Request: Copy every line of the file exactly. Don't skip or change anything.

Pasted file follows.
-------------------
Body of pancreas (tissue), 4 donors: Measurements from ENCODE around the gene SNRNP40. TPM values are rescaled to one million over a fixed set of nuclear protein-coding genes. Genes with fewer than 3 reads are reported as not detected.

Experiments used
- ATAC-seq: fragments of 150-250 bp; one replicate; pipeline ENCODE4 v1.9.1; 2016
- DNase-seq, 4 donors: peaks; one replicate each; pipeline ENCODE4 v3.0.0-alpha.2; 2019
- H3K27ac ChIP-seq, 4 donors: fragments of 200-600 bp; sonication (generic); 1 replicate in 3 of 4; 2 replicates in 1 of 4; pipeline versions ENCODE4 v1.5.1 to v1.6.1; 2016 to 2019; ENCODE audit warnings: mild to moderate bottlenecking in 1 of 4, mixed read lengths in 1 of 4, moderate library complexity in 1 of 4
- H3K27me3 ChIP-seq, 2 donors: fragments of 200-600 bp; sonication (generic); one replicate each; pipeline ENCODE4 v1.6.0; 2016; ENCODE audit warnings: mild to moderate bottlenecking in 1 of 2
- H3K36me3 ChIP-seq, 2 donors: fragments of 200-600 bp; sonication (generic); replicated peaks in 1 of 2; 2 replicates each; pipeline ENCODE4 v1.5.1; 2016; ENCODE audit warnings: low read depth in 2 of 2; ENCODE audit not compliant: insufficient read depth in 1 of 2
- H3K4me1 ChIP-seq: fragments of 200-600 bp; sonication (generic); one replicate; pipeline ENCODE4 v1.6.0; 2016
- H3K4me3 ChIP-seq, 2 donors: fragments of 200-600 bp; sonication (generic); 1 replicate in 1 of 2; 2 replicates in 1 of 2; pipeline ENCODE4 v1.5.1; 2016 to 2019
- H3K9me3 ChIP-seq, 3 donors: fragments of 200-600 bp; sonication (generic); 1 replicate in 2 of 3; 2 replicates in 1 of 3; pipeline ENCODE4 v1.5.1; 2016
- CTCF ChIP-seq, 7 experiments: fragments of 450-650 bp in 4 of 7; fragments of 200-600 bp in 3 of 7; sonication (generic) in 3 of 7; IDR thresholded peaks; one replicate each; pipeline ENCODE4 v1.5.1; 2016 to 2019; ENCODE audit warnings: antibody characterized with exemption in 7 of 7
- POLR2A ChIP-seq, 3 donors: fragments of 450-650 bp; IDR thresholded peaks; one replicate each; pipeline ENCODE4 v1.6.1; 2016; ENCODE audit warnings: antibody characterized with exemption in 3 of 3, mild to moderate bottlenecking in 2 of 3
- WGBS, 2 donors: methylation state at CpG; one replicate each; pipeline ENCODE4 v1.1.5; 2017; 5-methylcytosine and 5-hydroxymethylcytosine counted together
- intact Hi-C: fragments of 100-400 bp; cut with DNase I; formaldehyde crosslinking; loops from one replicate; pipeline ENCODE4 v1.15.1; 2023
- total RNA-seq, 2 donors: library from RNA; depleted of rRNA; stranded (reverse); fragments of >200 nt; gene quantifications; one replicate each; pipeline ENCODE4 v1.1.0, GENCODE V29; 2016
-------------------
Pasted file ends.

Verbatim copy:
Body of pancreas (tissue), 4 donors: Measurements from ENCODE around the gene SNRNP40. TPM values are rescaled to one million over a fixed set of nuclear protein-coding genes. Genes with fewer than 3 reads are reported as not detected.

Experiments used
- ATAC-seq: fragments of 150-250 bp; one replicate; pipeline ENCODE4 v1.9.1; 2016
- DNase-seq, 4 donors: peaks; one replicate each; pipeline ENCODE4 v3.0.0-alpha.2; 2019
- H3K27ac ChIP-seq, 4 donors: fragments of 200-600 bp; sonication (generic); 1 replicate in 3 of 4; 2 replicates in 1 of 4; pipeline versions ENCODE4 v1.5.1 to v1.6.1; 2016 to 2019; ENCODE audit warnings: mild to moderate bottlenecking in 1 of 4, mixed read lengths in 1 of 4, moderate library complexity in 1 of 4
- H3K27me3 ChIP-seq, 2 donors: fragments of 200-600 bp; sonication (generic); one replicate each; pipeline ENCODE4 v1.6.0; 2016; ENCODE audit warnings: mild to moderate bottlenecking in 1 of 2
- H3K36me3 ChIP-seq, 2 donors: fragments of 200-600 bp; sonication (generic); replicated peaks in 1 of 2; 2 replicates each; pipeline ENCODE4 v1.5.1; 2016; ENCODE audit warnings: low read depth in 2 of 2; ENCODE audit not compliant: insufficient read depth in 1 of 2
- H3K4me1 ChIP-seq: fragments of 200-600 bp; sonication (generic); one replicate; pipeline ENCODE4 v1.6.0; 2016
- H3K4me3 ChIP-seq, 2 donors: fragments of 200-600 bp; sonication (generic); 1 replicate in 1 of 2; 2 replicates in 1 of 2; pipeline ENCODE4 v1.5.1; 2016 to 2019
- H3K9me3 ChIP-seq, 3 donors: fragments of 200-600 bp; sonication (generic); 1 replicate in 2 of 3; 2 replicates in 1 of 3; pipeline ENCODE4 v1.5.1; 2016
- CTCF ChIP-seq, 7 experiments: fragments of 450-650 bp in 4 of 7; fragments of 200-600 bp in 3 of 7; sonication (generic) in 3 of 7; IDR thresholded peaks; one replicate each; pipeline ENCODE4 v1.5.1; 2016 to 2019; ENCODE audit warnings: antibody characterized with exemption in 7 of 7
- POLR2A ChIP-seq, 3 donors: fragments of 450-650 bp; IDR thresholded peaks; one replicate each; pipeline ENCODE4 v1.6.1; 2016; ENCODE audit warnings: antibody characterized with exemption in 3 of 3, mild to moderate bottlenecking in 2 of 3
- WGBS, 2 donors: methylation state at CpG; one replicate each; pipeline ENCODE4 v1.1.5; 2017; 5-methylcytosine and 5-hydroxymethylcytosine counted together
- intact Hi-C: fragments of 100-400 bp; cut with DNase I; formaldehyde crosslinking; loops from one replicate; pipeline ENCODE4 v1.15.1; 2023
- total RNA-seq, 2 donors: library from RNA; depleted of rRNA; stranded (reverse); fragments of >200 nt; gene quantifications; one replicate each; pipeline ENCODE4 v1.1.0, GENCODE V29; 2016